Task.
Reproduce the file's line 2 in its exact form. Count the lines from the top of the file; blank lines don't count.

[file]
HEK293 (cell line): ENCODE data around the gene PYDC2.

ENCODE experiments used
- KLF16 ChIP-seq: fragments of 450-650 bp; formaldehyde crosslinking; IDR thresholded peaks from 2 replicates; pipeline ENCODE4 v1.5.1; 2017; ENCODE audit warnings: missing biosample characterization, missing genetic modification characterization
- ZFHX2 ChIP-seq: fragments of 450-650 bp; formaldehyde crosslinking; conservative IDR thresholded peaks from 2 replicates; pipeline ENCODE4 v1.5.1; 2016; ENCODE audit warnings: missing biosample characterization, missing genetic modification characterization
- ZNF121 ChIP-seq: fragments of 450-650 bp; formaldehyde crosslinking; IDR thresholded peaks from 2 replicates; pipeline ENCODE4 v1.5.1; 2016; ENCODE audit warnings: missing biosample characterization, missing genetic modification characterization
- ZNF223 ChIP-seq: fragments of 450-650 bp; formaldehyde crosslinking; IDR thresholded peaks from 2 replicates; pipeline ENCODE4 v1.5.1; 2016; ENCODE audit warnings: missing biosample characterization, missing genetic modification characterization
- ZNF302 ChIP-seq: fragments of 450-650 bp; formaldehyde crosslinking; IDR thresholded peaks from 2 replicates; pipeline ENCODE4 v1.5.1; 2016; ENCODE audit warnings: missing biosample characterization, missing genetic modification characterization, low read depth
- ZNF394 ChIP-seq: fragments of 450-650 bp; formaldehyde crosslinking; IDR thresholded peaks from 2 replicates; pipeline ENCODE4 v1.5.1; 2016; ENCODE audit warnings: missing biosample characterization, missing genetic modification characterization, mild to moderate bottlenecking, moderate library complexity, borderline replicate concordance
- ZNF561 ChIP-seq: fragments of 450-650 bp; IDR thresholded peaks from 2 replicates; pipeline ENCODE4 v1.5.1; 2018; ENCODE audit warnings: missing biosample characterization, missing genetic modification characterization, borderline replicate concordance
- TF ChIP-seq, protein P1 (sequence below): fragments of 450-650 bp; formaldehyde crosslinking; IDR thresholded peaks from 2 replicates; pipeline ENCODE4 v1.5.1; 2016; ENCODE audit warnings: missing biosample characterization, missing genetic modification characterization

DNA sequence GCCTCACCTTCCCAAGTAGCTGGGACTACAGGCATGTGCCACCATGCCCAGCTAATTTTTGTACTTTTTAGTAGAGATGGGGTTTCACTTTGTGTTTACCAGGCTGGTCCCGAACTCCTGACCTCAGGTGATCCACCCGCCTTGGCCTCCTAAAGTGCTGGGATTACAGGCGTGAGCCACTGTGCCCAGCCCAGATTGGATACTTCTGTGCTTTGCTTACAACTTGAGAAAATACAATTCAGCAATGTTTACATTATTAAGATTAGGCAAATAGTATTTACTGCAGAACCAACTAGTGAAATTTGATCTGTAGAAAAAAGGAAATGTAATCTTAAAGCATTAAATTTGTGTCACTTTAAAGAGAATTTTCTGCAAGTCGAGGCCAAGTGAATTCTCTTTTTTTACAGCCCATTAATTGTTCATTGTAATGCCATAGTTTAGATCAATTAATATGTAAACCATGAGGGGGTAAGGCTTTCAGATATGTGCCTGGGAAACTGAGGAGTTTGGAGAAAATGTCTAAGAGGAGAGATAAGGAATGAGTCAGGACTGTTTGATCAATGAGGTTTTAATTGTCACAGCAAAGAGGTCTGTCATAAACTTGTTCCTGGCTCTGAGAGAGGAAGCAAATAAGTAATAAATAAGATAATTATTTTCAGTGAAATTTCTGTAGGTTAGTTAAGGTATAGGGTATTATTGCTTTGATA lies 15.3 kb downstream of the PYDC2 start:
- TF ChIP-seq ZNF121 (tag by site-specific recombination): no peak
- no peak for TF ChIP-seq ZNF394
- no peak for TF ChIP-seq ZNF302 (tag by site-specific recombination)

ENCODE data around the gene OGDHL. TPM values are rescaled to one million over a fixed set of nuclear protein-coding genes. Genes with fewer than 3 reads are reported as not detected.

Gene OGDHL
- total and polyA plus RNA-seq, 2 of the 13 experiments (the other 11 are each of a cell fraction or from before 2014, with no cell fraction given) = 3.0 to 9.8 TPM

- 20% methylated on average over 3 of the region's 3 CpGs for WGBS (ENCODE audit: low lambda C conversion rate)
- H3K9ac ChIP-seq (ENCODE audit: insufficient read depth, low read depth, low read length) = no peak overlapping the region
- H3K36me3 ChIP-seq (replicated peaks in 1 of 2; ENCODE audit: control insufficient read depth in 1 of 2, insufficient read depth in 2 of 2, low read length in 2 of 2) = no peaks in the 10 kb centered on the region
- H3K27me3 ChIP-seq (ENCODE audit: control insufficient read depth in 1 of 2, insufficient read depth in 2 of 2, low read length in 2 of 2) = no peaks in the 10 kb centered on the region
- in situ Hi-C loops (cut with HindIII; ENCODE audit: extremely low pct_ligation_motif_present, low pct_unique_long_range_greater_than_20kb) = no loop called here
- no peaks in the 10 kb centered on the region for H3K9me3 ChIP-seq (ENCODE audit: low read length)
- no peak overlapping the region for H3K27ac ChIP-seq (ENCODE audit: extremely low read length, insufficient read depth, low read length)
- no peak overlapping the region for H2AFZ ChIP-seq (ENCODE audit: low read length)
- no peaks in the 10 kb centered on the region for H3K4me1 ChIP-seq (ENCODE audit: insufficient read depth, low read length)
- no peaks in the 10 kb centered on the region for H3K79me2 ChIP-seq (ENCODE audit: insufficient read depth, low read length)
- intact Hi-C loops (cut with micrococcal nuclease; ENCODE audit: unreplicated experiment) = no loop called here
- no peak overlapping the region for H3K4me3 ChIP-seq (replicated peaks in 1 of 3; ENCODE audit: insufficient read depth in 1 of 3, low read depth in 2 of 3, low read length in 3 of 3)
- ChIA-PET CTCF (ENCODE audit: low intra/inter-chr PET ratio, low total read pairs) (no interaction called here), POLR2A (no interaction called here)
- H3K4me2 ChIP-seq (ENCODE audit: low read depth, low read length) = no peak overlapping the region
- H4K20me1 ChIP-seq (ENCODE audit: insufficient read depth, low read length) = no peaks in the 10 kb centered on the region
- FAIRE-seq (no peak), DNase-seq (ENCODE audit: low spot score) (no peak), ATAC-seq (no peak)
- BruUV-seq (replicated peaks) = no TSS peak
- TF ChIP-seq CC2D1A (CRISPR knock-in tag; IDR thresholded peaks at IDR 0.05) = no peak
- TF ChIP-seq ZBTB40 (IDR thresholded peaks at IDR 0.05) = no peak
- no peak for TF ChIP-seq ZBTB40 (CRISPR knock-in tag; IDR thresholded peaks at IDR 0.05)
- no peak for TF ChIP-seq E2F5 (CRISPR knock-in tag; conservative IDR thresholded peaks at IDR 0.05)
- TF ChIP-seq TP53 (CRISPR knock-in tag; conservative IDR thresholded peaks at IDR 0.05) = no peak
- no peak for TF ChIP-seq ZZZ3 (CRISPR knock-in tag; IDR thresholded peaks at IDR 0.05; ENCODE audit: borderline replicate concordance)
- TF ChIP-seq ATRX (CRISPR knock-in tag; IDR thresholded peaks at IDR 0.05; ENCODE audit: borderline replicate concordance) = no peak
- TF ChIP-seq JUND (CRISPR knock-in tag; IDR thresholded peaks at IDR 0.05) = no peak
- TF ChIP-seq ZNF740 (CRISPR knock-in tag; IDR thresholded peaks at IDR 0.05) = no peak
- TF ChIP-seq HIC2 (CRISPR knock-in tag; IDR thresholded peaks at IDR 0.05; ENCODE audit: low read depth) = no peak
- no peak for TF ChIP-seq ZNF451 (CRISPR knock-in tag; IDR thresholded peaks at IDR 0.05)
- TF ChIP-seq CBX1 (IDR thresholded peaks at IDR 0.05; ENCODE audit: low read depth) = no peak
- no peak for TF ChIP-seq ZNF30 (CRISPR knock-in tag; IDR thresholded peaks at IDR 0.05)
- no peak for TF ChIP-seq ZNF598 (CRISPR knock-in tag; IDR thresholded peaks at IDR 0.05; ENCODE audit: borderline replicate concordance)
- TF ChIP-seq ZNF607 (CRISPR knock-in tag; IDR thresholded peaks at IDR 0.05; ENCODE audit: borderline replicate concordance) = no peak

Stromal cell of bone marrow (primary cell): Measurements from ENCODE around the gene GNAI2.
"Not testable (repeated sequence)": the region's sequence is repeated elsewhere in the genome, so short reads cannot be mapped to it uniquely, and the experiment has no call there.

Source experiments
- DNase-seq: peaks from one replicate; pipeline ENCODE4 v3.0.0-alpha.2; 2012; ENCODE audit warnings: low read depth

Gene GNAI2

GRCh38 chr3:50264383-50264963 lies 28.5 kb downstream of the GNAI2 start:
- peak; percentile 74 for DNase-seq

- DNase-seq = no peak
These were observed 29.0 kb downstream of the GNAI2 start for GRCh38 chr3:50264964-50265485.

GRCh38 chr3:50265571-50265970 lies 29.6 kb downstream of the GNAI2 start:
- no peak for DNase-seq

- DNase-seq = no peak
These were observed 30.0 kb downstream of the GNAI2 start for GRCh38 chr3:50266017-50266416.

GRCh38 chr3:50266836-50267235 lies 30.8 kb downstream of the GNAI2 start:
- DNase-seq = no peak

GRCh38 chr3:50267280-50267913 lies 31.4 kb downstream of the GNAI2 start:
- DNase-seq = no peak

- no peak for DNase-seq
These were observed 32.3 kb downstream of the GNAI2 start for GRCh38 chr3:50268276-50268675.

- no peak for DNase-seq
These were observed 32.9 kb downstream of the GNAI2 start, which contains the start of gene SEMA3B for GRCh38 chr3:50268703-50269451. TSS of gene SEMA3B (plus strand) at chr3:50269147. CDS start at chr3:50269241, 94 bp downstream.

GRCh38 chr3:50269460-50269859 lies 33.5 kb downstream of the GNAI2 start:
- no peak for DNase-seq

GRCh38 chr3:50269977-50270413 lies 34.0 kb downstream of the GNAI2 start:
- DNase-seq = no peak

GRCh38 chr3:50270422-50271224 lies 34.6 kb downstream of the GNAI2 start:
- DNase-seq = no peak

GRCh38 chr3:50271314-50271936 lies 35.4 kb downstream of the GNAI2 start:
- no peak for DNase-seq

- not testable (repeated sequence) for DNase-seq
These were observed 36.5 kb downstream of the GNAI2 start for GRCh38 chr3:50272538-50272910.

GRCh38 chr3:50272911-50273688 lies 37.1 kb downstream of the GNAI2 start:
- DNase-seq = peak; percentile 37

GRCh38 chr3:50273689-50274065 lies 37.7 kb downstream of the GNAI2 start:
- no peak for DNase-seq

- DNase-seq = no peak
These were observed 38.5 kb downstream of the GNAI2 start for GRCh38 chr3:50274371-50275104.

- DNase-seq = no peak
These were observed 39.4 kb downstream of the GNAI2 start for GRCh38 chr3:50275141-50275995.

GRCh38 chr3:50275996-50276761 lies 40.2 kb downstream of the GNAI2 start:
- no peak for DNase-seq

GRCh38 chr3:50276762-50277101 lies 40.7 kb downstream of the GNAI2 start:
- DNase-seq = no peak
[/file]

ENCODE experiments used